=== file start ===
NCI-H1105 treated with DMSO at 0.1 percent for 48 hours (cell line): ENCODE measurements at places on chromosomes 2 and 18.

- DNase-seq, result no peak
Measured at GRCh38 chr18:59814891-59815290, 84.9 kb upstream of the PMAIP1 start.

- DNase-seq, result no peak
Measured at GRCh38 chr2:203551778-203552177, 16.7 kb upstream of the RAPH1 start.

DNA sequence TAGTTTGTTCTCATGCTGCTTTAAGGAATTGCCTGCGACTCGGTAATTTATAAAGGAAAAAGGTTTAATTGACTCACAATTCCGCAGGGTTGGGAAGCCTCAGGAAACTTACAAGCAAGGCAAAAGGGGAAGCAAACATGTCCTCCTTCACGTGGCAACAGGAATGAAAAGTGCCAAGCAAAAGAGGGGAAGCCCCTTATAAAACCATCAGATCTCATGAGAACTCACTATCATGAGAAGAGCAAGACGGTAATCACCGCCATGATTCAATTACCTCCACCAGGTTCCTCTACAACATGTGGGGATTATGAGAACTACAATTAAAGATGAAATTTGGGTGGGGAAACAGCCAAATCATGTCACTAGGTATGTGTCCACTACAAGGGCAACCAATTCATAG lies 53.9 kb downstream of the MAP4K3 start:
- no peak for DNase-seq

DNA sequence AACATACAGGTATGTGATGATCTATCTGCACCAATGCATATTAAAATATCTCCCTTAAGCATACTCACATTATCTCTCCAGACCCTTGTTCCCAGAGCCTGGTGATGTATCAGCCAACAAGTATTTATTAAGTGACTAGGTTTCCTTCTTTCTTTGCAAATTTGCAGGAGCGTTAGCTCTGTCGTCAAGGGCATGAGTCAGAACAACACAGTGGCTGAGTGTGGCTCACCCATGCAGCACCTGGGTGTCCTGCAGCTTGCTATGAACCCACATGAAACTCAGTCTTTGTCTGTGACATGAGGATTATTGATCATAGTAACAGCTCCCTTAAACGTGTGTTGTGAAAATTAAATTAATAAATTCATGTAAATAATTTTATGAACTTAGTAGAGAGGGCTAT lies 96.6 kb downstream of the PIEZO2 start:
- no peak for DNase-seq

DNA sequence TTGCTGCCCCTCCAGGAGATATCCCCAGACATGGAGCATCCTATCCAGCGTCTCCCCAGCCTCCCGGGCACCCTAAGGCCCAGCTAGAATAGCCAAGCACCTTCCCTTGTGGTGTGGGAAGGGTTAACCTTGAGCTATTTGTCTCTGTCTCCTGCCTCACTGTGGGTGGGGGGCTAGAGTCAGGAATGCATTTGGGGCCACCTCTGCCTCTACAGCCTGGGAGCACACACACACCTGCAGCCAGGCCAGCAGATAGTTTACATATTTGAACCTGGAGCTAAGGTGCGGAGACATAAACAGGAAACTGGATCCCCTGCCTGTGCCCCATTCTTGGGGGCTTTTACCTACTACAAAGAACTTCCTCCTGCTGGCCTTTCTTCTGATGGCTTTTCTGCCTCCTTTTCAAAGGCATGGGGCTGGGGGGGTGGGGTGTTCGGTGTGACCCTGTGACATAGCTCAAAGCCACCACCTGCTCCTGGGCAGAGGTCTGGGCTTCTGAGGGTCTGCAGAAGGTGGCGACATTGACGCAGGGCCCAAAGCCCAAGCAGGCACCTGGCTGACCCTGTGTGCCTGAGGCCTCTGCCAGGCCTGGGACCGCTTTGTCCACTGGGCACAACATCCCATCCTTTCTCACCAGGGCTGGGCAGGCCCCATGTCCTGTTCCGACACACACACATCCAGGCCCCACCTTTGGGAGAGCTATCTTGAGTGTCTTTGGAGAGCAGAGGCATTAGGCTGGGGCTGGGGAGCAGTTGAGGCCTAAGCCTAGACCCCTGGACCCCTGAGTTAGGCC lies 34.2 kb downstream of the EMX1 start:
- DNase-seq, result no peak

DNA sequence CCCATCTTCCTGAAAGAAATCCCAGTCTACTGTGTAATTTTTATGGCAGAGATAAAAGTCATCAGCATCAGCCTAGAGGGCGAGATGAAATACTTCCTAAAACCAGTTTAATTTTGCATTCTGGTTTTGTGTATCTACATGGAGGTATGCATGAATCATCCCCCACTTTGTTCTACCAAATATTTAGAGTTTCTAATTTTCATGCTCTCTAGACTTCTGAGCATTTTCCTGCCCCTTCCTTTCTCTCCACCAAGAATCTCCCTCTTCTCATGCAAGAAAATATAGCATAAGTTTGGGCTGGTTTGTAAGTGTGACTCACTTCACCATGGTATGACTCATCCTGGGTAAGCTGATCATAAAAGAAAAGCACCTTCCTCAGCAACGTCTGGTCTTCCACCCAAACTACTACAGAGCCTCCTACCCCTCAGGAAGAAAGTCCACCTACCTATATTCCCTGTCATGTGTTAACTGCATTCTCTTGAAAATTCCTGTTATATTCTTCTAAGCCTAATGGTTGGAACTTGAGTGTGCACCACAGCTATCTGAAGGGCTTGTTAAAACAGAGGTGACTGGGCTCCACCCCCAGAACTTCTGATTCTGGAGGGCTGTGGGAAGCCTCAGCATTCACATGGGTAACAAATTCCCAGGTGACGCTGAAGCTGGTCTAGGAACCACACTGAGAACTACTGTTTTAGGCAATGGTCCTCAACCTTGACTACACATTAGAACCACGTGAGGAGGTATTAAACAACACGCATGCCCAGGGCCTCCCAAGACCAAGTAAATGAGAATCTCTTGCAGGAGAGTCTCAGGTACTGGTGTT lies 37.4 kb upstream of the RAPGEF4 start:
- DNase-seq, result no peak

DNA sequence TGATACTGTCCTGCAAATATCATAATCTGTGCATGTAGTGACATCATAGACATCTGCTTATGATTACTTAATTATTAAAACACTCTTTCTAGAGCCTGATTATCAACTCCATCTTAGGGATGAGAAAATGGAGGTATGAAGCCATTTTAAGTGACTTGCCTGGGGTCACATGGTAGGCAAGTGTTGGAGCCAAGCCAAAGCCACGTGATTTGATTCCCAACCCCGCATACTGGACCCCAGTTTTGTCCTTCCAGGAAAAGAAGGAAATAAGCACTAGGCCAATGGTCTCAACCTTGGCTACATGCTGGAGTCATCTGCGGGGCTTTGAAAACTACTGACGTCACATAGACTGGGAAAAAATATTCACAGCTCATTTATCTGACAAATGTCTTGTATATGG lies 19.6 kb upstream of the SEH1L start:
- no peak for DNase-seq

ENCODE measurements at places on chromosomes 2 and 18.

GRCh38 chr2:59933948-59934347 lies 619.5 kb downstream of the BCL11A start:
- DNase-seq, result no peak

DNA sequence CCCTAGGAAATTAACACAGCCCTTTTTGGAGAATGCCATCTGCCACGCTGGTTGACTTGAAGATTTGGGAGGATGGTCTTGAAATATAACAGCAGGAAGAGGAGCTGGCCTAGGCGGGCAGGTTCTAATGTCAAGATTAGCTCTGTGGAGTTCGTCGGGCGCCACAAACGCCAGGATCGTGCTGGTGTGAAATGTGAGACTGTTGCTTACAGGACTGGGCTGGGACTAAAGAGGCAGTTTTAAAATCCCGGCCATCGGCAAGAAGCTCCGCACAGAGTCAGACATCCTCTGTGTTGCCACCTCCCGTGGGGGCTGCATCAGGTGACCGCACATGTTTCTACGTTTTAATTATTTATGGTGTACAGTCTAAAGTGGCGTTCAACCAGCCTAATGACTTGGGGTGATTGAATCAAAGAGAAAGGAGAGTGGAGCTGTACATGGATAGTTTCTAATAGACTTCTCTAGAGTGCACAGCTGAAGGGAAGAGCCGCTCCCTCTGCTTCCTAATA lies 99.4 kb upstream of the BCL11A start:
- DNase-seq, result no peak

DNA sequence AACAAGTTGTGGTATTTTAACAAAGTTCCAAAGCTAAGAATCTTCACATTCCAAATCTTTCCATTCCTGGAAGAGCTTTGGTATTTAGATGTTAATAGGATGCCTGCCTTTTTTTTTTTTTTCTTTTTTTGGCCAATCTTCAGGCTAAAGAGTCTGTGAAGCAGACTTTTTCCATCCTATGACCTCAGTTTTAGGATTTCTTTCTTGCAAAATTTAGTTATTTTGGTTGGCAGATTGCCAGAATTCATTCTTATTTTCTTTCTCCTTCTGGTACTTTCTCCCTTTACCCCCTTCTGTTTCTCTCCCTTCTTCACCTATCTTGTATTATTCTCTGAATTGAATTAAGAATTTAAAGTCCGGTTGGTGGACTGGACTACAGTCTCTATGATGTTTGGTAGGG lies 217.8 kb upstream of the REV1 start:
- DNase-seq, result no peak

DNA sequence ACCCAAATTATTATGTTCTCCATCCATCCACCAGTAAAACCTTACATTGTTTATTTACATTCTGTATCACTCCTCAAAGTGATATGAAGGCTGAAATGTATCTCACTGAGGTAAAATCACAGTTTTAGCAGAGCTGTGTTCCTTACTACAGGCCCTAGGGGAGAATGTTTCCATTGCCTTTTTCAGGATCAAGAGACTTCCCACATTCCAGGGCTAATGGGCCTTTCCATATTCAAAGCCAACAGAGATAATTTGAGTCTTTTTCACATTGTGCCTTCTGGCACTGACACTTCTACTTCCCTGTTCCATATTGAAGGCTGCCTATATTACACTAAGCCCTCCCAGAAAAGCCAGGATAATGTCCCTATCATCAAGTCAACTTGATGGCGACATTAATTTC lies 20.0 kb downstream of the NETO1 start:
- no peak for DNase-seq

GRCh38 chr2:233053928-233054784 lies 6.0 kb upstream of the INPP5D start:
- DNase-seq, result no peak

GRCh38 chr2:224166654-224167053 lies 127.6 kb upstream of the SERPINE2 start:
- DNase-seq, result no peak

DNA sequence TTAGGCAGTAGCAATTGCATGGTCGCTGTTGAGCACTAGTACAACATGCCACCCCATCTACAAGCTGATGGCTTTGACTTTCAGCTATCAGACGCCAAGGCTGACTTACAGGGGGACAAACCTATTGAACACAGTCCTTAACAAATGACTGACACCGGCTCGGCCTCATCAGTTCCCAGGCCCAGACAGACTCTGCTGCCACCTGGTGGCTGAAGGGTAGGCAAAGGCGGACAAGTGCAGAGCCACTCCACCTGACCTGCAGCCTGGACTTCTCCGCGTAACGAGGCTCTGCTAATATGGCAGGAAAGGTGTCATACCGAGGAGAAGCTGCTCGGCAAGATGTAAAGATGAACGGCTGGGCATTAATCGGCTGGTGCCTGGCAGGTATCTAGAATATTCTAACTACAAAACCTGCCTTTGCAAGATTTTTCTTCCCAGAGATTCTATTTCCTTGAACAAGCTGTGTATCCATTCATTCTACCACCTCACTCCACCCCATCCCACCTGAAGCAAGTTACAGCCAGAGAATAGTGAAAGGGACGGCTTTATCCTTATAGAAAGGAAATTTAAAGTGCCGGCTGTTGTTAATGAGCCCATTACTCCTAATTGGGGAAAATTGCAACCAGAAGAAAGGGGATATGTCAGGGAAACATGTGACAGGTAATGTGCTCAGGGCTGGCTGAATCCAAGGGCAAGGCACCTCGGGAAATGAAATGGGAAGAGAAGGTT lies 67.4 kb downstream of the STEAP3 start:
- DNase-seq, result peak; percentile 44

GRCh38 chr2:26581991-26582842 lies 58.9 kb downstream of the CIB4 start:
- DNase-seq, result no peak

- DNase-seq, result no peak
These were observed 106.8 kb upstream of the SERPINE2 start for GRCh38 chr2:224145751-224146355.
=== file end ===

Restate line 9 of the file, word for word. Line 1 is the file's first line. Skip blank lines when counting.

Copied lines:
- no peak for DNase-seq